Lack of international entries threatens Australian racing fabric

Sunline showed the world how tough Australasian-trained thoroughbreds can be

THE Hong Kong International Races attract horses from all around the globe and it has always been a popular meeting for Australian punters, but the lack of Australian entrants this year is worrying.

When Australasian champion Sunline won the Hong Kong Mile in 2000, it was expected that the Australian contingent would rise in Hong Kong, but with only two Australian-trained runners at this year’s International Meeting, questions need to be asked as to why it’s lacking in popularity among Australian trainers and owners.

Australian racing is considered some of the strongest form in the world, but local racing fans are starved of seeing their champions on the world stage.

Black Caviar is one of a few stars which has taken the plunge in recent history, but its dramatic narrow win at Royal Ascot might have put fear into the minds of Australian connections.

Black Caviar was seen as an unbeatable force up against a field without the top Asian sprinters, much like the thoroughbreds we will see line up in the Hong Kong Sprint on Sunday, so when Black Caviar fell in to win, it might have forced Australian trainers to take a step back.

Australia is represented by Takedown and Rebel Dane in the Group 1 Hong Kong Sprint this Sunday, but that’s not the best we have to offer and it’s a rather embarrassing representation of what Australian racing stands for.

We’re all about having a go and taking it to the world, so why aren’t our top thoroughbreds competing at one of the most high-profile meetings in the world?

Racing Victoria international scout Leigh Jordan believes there are many reasons behind the abandonment of Hong Kong entries.

“There’s a very quick turnaround from our spring to our autumn and Hong Kong sits in between, so it’s hard to justify,” Jordan said.

“Also prizemoney has gone up here in spring and it becomes the grand final, not Hong Kong.

“You can’t go over there as an afterthought.”

Why aren’t Australians contesting international races?

Australian horse racing is in a changing environment and there are pros and cons for both sides. The increase in prizemoney, predominately in Sydney, has changed the way trainers approach the game.

More and more European imports are being purchased to contest the mile and distance events in Australia and that’s their sole purpose. They are not being brought over to represent our product, but trainers simply can’t overlook the money on offer in Australia.

Travelling to Hong Kong to contest in the International Races isn’t an easy task. You need the right horse, the right preparation and a fair amount of gusto to take the risk, but at the same time we’re putting our history at risk.

Australia loves to back in the local hopes when they race overseas. Black Caviar attracted record interest when racing at Ascot in the wee hours of the morning and we can’t help but think Takedown and Rebel Dane won’t attract similar interest on Sunday.

We agree with Jordan in that the Hong Kong meeting falls in between the spring and autumn carnivals, so our best thoroughbreds would have to endure a lengthy spring campaign in order to take part.

Much has been said about the task set for Takedown ($9.50 at Sportsbet) after the four-year-old has raced in Sydney, Melbourne, Perth and soon to be Hong Kong in within the last couple of months.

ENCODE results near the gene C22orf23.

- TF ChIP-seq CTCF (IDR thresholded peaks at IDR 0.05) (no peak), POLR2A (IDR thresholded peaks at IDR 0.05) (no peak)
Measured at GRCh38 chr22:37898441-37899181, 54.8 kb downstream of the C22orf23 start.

Rebel Dane goes in with a different tactic which would likely be adopted by any future contenders. It hasn’t raced since winning the Group 1 Manikato Stakes in October and it will race in the Hong Kong Sprint fresh up.

The risk can be worth the reward

We can’t see the current trend changing anytime soon, but we do want to pose a question to the owners and trainers of our industry.

We completely understand the viability of staying on home soil to target such races as the Doncaster Handicap and the Queen Elizabeth during The Championships, but the joy and prestige of winning a race on the global stage should be taken into account.

Using Sunline as an example isn’t overly fair on the current crop of Australian runners, but what it was able to achieve in 2000 should set as an example of the rewards venturing overseas can produce.

Sunline kicked off its 2000-2001 season with a win in the Group 1 Manikato Stakes before winning the Memsie and the Feehan (Dato Tan Chin Nam) Stakes later that campaign. It was then beaten in the Turnbull Stakes on route to its devastating seven-length win in the Cox Plate at Moonee Valley.

It then returned to New Zealand to win the Breeders’ Stakes at Pukekohe before heading to Hong Kong where it would produce one of Australasia’s greatest racing feats by beating local champion Fairy King Prawn in the Hong Kong Mile.

That was Sunline’s seventh run of the campaign, but that didn’t put a stop to it returning in the autumn, so we fail to see why Australian-trained horses can’t be taken to Hong Kong in December and be back in training again for The Championships in May.

Sunline returned to Australia in February when winning the Apollo Stakes at Randwick before embarking on a trip to Dubai for the Dubai Duty Free. The trip resulted in a third placing behind Jim And Tonic and Fairy King Prawn, but it showed that you can complete in four different countries within six months and still be competitive.

Having a large team of Australian thoroughbreds contesting the Hong Kong International Meeting looks all but a pipe-dream, but if we want to stay relative on the world stage, the high-profile trainers and their connections will have to start taking risks, otherwise we could fall into obscurity.

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